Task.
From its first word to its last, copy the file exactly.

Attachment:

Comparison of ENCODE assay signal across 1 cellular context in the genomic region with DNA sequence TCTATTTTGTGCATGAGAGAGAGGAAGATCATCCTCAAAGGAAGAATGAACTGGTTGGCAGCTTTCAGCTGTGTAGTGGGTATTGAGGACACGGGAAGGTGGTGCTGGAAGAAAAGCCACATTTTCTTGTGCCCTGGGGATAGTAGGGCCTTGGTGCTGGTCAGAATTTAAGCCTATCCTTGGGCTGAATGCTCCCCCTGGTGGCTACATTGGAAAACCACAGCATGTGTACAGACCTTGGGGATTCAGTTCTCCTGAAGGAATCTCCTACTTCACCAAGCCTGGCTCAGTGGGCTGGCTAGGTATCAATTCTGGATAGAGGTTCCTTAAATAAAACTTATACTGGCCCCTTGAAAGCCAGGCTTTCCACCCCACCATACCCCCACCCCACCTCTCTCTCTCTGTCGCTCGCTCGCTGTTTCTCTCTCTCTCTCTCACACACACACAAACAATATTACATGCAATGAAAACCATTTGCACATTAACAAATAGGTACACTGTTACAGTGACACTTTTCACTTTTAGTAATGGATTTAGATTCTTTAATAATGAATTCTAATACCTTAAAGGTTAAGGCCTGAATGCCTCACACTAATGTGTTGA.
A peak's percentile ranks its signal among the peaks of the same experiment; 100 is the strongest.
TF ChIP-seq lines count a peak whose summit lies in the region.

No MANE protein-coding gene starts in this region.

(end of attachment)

Comparison of ENCODE assay signal across 1 cellular context in the genomic region with DNA sequence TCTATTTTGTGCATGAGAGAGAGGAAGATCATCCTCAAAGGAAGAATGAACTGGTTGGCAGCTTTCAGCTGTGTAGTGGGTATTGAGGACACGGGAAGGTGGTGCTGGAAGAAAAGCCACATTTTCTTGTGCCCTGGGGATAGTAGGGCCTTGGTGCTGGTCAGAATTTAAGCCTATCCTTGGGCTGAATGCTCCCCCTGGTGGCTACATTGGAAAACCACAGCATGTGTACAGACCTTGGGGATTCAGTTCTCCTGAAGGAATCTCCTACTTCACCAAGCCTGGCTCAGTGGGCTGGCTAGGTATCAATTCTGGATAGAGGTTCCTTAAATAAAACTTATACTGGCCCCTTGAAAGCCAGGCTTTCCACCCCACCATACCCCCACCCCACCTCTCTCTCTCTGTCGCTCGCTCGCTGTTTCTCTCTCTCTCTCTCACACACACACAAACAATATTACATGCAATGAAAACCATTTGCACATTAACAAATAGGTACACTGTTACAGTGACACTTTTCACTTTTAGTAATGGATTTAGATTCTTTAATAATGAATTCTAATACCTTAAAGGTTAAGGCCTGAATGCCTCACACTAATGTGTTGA.
A peak's percentile ranks its signal among the peaks of the same experiment; 100 is the strongest.
TF ChIP-seq lines count a peak whose summit lies in the region.

No MANE protein-coding gene starts in this region.